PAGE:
The key question to resolve at the National Conference was our relationship with RISE: Scotland’s Left Alliance, and our prior executive unanimously agreed a motion to present to the party for approval or prior amendments.
“With the elections now over this Conference recommends the SSP re-evaluates our relationship with RISE to find a sustainable role for left unity going forward. For the SSP broad left unity remains vitally important. To this end we intend to reach out to all sections of the Left in Scotland with the aim of creating the widest possible Left Alliance organised around a common socialist programme.”We also committed to work hard to “build up the SSP’s profile as Scotland’s Socialist Party”, and “invest time and resources identifying and developing the next generation”.
There was robust criticism and appraisal of the Holyrood election campaign and the context therein from the floor.
The executive’s motion passed overwhelmingly.
Beyond this, party members presented and debated a strong seam of policy. The education motions presented immediately after the EC motion were passed, convincingly. With excellent contributions from Joanne Thomson, Frances Curran, Katie Bonnar and Suzanne Wright.
New joint national spokesperson, Katie Bonnar writes:
Two excellent motions were submitted to improve the current education system.
The first was submitted by the Borders Branch and was presented by the newly elected membership secretary, Joanne Thomson. It aims to reduce teacher contact time from 22.5 hours to 20 hours. This is in line with the Nordic Models which are held up to some of the best in the world. More non-contact time would give teachers more time to plan, prepare and quality assure their lessons. This extra time would also provide teachers with the opportunity to customise the curriculum so that it suits the need of every child.
Unsurprisingly, the motion passed overwhelmingly.
Additionally, a motion from the Glasgow North West/Clydebank Branch was passed which supported the introduction of more apprenticeships and other vocational education into our school system. This should be available to all children in third year of secondary school. This motion was amended by the Highlands and Islands Branch to ensure that apprenticeships and vocational education do not become ‘a second-rate’ choice for those who do not want to pursue academic education. Any scheme would have to be fully funded and pupil choice would be fundamental. With the amendment, this motion was overwhelmingly supported by the membership.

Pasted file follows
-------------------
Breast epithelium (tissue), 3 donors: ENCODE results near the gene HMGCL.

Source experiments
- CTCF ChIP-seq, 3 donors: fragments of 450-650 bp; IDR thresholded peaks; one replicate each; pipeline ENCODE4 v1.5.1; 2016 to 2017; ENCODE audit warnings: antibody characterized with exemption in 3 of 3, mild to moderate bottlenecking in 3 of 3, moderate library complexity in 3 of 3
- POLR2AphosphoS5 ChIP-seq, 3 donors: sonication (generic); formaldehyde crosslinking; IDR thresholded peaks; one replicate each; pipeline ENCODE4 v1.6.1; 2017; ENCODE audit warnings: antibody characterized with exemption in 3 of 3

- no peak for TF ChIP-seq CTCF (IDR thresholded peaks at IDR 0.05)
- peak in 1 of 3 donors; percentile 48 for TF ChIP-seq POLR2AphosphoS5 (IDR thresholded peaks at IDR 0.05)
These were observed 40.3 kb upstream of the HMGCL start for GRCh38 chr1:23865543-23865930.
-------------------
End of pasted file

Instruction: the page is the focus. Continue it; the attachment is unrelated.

Education is a right and not a privilegeKatie BonnarThe support for these two motions is in line with previous SSP policies which assert that education is a right and not a privilege. In past conferences, the SSP passed motions which would limit the amount of children in a class to twenty. Contrary to the reduced funding to special education, which is happening today, the SSP aims to enhance facilities for pupils with additional needs. The SSP were among the first to campaign for free school meals which the SNP later partially adopted for Primary 1-3 children.
The support for education policies at conference marks the start of a rejuvenated focus on developing a better education system for all. One where individual learning styles are recognised and accommodated and where democratic participation and egalitarianism are key. Education is not a commodity but a lifelong and life enhancing passion which is accessible for everyone.
Liam McLaughlan moved an Airdrie and Coatbridge motion – with amendment accepted – on currency, sovereignty and banking in an independent Scotland.
Extension of free public Wi-Fi access across all Scottish cities, from Dundee branch was endorsed by conference, with benefits to personal education and development, accessibility and modern industry, although it was correctly discussed afterwards on the lack of thought for wireless connectivity in rural parts of Scotland.
Conference agreed to hold a commemoration of the 100th anniversary of the Russian Revolution – proposed by the Lothians branch -with a smart comradely debate on how best to present it.
Glasgow North West / Clydebank branch proposed and strongly debated a radical extension of wages, labour and technological development policy. We are for a minimum 16 hours and maximum 35 hours working week. Richie Venton, our re-elected trade union organiser writes more about this.
With further motions emphasising the importance of education and “cadre schools”, the Scottish Socialist Party’s policy debate is in rude health. It remains the best place for socialists to be, with the most experienced activists and the best place for socialists to learn, link with others and build skill.